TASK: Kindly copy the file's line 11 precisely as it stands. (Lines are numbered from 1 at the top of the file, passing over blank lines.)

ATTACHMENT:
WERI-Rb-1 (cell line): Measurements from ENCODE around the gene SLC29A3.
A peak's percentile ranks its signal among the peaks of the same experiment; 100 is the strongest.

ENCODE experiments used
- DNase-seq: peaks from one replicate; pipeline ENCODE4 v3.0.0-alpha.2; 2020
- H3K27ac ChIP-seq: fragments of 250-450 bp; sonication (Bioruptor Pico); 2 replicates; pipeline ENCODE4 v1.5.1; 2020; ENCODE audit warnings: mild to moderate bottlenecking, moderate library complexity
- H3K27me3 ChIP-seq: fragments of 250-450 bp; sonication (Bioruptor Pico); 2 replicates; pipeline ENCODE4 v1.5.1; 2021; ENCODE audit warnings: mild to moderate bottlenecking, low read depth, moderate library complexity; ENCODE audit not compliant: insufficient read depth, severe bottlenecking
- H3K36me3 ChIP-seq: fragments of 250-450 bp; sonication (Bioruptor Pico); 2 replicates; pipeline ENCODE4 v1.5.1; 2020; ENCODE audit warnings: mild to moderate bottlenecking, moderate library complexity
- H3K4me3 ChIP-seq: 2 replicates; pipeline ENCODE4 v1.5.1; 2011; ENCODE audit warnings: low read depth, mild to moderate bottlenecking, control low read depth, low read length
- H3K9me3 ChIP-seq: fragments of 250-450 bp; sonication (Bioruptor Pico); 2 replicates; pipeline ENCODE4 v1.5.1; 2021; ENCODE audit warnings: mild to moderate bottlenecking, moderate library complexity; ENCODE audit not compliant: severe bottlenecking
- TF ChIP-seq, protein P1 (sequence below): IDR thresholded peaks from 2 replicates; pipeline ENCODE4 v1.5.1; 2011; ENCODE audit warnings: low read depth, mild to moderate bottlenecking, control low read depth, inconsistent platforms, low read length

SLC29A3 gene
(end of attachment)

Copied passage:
SLC29A3 gene